National Spiritual Mobilization Movement (Japan)

Last updated
"Luxury is our Enemy" banner by the National Spiritual Mobilization Movement Luxury is our enemy.JPG
"Luxury is our Enemy" banner by the National Spiritual Mobilization Movement

The National Spiritual Mobilization Movement (国民精神総動員運動, Kokumin Seishin Sōdōin Undō) was an organization established in the Empire of Japan as part of the controls on civilian organizations under the National Mobilization Law by Prime Minister Fumimaro Konoe.

Representatives from 74 nationalist organizations were assembled at the Prime Minister's residence in October 1937, and were told that their organizations were now part of the "Central League of the Spiritual Mobilization Movement", headed by Admiral Ryokitsu Arima and under the joint supervision of the Ministry of Home Affairs and Ministry of Education. The purpose of the Movement would be to rally the nation for a total war effort against China in the Second Sino-Japanese War.

Konoe later ordered another 19 nationalist organizations to join the League. This movement and other policies were part of "New Order" ( Shintaisei ) which was promulgated on 3 November 1938, a holiday marking emperor Meiji's birthday. [1]

Apart from public calls for increased patriotism, the National Spiritual Mobilization Movement spanned some concrete programs like Boosting Production service to the Nation, Increasing Crops Service to the Nation and Student Volunteers Corps Service to the Nation. It was moreover part of a general move made by the Shōwa regime to closely control the information which had begun in 1936 with the establishment of the Cabinet Information Committee which launched two official magazines: the Shūhō (Weekly Report) in November 1936 and the Shashin Shūhō (Photographic Weekly Report). The purpose of these was "to ensure that the content and purport of the policies inaugurated by the Government are widely disseminated to the general citizenry and correctly understood by them". [2]

Konoe's successor, Prime Minister Hiranuma Kiichirō, turned the movement over to General Sadao Araki in January 1939, who revitalized it by having it sponsor public rallies, radio programs, printed propaganda and discussion seminars at tonarigumi neighborhood associations. Famous public figures were recruited to provide lectures on the virtues of thrift, hygiene and hard work, and to disseminate a sense of national pride in the Japanese kokutai .

The League was abolished on 20 December 1945 by the American occupation authorities after the surrender of Japan.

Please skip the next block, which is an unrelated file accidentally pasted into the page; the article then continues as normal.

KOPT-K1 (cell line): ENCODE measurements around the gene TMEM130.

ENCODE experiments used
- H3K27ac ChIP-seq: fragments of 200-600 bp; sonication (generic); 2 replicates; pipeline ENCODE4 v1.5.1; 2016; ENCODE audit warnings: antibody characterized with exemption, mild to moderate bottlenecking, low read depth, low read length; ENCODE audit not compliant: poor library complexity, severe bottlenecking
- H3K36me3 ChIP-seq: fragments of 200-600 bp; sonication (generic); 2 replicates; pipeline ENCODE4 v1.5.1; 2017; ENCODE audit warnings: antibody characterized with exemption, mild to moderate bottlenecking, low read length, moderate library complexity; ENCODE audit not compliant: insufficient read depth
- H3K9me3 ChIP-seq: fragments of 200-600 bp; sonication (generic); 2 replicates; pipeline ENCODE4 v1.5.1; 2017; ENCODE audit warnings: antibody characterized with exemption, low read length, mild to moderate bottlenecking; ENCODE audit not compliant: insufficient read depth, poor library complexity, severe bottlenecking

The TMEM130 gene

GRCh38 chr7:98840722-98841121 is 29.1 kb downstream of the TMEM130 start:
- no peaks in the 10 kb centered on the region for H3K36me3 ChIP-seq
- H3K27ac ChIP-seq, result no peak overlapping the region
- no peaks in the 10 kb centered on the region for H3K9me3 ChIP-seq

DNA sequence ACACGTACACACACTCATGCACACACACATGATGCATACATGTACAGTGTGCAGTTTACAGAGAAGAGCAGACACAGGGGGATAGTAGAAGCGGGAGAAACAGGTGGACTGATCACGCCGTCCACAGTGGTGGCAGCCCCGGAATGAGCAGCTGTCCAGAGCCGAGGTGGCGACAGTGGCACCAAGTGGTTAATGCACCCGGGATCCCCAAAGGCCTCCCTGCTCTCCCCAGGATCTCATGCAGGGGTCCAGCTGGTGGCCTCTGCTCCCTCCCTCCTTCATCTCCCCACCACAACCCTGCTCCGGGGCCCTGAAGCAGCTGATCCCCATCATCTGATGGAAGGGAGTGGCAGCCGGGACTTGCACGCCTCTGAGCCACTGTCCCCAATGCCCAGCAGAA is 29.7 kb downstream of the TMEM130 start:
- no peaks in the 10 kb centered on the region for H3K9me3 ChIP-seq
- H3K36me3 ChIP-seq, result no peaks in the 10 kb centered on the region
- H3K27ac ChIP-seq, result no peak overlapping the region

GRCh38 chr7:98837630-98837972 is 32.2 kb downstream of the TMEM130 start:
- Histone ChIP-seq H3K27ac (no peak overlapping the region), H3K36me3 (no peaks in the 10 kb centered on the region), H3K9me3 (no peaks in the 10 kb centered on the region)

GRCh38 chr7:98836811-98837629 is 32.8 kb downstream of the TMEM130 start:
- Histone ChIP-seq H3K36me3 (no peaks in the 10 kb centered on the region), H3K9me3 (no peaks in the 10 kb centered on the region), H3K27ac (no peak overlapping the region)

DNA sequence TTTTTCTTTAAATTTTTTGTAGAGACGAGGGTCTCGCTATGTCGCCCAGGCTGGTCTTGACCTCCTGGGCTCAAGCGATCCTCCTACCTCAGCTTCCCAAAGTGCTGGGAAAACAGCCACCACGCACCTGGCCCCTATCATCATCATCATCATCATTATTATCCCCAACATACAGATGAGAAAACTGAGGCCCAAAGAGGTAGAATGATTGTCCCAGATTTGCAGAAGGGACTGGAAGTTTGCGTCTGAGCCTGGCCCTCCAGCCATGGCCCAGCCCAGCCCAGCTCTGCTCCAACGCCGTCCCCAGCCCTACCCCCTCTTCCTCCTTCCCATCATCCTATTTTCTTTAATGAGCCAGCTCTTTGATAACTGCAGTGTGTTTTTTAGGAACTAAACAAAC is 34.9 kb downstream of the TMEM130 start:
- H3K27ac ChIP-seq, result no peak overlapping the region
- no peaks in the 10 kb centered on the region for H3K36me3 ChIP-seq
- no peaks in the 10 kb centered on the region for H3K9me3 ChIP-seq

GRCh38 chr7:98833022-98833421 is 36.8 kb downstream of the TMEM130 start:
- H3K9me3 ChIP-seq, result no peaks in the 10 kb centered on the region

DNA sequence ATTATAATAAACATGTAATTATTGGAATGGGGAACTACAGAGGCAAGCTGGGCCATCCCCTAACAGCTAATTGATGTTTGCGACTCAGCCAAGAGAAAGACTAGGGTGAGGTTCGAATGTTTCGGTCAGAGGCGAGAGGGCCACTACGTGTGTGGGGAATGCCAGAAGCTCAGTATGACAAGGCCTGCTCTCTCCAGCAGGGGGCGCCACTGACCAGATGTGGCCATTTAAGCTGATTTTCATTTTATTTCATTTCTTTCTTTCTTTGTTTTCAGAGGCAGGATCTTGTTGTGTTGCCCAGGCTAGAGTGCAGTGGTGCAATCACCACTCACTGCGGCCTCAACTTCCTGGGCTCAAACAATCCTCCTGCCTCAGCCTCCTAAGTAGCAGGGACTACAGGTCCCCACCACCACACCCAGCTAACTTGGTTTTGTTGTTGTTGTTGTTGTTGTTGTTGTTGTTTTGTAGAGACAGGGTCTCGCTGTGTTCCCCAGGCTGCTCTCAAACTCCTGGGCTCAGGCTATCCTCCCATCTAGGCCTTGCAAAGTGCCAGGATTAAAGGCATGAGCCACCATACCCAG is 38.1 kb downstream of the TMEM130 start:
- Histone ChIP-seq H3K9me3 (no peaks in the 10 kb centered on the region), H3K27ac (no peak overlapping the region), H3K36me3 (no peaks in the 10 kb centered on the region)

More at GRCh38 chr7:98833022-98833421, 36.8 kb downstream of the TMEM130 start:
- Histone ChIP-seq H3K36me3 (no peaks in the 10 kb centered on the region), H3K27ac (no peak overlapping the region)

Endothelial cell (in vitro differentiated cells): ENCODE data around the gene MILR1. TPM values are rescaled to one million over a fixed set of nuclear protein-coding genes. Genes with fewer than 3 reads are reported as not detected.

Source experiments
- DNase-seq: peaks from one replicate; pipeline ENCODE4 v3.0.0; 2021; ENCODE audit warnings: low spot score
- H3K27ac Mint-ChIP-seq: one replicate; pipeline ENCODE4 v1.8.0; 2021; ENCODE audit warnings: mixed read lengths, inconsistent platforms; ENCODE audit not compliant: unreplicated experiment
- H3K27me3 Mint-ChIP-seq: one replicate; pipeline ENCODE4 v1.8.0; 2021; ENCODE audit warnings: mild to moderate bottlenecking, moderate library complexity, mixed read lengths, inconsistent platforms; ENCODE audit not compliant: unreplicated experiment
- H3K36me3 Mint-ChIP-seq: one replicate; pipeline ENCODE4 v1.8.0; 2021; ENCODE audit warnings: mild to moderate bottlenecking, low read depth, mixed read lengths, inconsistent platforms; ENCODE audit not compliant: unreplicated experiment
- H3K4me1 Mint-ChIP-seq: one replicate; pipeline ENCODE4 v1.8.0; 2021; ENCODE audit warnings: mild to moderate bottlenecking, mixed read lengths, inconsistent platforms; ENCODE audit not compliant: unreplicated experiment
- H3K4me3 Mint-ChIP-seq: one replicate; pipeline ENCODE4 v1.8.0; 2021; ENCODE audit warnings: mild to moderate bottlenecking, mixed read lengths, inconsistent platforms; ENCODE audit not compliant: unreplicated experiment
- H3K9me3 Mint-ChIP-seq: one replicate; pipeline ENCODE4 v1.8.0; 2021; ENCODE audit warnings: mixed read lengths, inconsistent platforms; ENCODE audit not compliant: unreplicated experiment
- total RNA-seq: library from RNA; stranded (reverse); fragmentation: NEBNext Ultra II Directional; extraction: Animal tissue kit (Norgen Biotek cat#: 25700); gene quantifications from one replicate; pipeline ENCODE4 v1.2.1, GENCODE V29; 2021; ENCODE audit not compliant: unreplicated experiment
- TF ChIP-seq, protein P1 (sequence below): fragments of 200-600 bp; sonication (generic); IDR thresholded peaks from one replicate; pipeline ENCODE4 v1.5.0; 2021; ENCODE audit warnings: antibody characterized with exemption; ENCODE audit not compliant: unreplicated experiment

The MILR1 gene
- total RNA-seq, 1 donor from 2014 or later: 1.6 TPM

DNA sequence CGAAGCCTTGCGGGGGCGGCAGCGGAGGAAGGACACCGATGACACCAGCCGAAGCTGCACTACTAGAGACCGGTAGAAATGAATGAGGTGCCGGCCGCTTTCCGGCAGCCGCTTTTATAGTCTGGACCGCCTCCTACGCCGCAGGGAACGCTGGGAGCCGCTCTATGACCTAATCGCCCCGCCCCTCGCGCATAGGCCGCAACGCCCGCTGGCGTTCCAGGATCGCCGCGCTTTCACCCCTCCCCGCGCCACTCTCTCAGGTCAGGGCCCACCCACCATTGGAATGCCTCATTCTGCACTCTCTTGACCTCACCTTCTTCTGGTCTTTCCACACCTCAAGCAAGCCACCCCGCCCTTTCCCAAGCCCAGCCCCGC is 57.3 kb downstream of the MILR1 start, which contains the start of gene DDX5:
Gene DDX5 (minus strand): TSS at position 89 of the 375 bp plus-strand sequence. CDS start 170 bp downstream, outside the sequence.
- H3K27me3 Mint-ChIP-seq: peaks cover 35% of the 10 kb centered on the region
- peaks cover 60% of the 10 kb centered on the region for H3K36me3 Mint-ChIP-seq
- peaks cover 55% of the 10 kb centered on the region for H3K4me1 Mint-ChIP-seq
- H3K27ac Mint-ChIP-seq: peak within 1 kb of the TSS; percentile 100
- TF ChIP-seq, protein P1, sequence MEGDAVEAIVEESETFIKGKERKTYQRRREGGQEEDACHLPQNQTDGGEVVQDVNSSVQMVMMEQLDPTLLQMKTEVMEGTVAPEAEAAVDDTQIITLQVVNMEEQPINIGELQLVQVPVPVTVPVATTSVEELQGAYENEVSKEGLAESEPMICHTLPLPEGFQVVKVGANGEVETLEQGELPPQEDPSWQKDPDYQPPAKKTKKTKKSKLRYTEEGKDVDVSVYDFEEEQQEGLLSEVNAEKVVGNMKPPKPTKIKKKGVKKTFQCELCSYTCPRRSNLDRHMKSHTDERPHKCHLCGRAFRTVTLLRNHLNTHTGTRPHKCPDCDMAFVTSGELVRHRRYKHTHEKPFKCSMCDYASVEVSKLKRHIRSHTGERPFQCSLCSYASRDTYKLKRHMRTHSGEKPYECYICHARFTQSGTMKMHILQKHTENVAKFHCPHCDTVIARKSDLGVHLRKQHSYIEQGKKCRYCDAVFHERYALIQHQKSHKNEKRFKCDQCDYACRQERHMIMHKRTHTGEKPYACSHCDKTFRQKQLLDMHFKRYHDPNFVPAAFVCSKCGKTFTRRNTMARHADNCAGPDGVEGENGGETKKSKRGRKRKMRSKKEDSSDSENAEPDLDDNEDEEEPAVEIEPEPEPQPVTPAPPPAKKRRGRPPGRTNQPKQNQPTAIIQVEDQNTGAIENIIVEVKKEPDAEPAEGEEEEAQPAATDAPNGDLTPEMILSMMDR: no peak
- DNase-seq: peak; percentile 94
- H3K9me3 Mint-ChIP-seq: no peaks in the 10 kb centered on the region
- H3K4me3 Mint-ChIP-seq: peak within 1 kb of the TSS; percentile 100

See also

Related Research Articles

Hiranuma Kiichirō Japanese politician

Kiichirō Hiranuma was a prominent pre–World War II right-wing Japanese politician and Prime Minister of Japan in 1939. He was convicted of war crimes and sentenced to life imprisonment.

Sadao Araki Imperial Japanese Army General (d. 1966)

Baron Sadao Araki was a general in the Imperial Japanese Army before and during World War II. As one of the principal nationalist right-wing political theorists in the Empire of Japan, he was regarded as the leader of the radical faction within the politicized Imperial Japanese Army and served as Minister of War under Prime Minister Inukai. He later served as Minister of Education during the Konoe and Hiranuma administrations.

Kazushige Ugaki

Kazushige Ugaki was a Japanese general and in the Imperial Japanese Army and cabinet minister before World War II, the 5th principal of Takushoku University, and twice Governor-General of Korea. He was also nicknamed Ugaki Issei.

Yōsuke Matsuoka

Yōsuke Matsuoka was a Japanese diplomat and Minister of Foreign Affairs of the Empire of Japan during the early stages of World War II. He is best known for his defiant speech at the League of Nations in February 1933, ending Japan's participation in the organization. He was also one of the architects of the Tripartite Pact and the Soviet–Japanese Neutrality Pact in the years immediately prior to the outbreak of war.

Japanese nationalism Political ideology

Japanese nationalism is a form of nationalism that asserts that the Japanese are a monolithic nation with a single immutable culture, and promotes the cultural unity of the Japanese. It encompasses a broad range of ideas and sentiments harbored by the Japanese people over the last two centuries regarding their native country, its cultural nature, political form and historical destiny. It is useful to distinguish Japanese cultural nationalism from political or state-directed nationalism, since many forms of cultural nationalism, such as those associated with folkloric studies, have been hostile to state-fostered nationalism.

Politics of Manchukuo

Manchukuo was a puppet state set up by the Empire of Japan in Manchuria which existed from 1931 to 1945. The Manchukuo regime was established four months after the Japanese withdrawal from Shanghai with Puyi as the nominal but powerless head of state to add some semblance of legitimacy, as he was a former emperor and an ethnic Manchu.

Japanese militarism

Japanese militarism refers to the ideology in the Empire of Japan that militarism should dominate the political and social life of the nation, and that the strength of the military is equal to the strength of a nation.

The political situation in Japan (1914–44) dealt with the realities of the two World Wars and their effect on Japanese national policy.

Statism in Shōwa Japan